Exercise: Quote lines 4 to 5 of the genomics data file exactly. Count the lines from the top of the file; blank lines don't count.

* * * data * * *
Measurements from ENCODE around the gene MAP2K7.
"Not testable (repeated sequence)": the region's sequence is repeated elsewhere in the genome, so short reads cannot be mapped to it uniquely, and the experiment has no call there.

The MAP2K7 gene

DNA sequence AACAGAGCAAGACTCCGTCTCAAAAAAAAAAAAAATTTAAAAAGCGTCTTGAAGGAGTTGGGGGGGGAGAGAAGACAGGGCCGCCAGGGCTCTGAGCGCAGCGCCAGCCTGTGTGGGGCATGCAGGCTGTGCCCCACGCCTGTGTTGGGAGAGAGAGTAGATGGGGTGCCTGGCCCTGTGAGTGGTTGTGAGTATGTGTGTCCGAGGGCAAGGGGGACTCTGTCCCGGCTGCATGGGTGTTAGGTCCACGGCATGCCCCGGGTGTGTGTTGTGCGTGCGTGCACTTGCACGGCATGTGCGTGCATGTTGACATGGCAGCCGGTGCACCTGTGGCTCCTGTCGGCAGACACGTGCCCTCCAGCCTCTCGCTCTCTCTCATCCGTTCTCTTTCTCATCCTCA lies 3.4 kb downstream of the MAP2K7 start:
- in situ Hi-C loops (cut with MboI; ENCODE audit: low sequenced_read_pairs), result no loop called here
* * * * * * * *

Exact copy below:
DNA sequence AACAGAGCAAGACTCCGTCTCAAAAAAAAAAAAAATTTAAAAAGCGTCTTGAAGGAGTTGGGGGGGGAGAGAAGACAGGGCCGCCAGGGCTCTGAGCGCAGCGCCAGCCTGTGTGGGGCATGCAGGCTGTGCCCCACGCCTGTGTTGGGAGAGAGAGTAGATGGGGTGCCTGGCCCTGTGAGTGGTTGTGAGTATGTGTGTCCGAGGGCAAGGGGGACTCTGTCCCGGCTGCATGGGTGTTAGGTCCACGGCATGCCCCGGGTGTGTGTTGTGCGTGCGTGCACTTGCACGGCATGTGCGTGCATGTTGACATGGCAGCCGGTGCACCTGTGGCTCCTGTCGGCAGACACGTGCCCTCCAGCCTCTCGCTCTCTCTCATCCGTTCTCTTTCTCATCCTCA lies 3.4 kb downstream of the MAP2K7 start:
- in situ Hi-C loops (cut with MboI; ENCODE audit: low sequenced_read_pairs), result no loop called here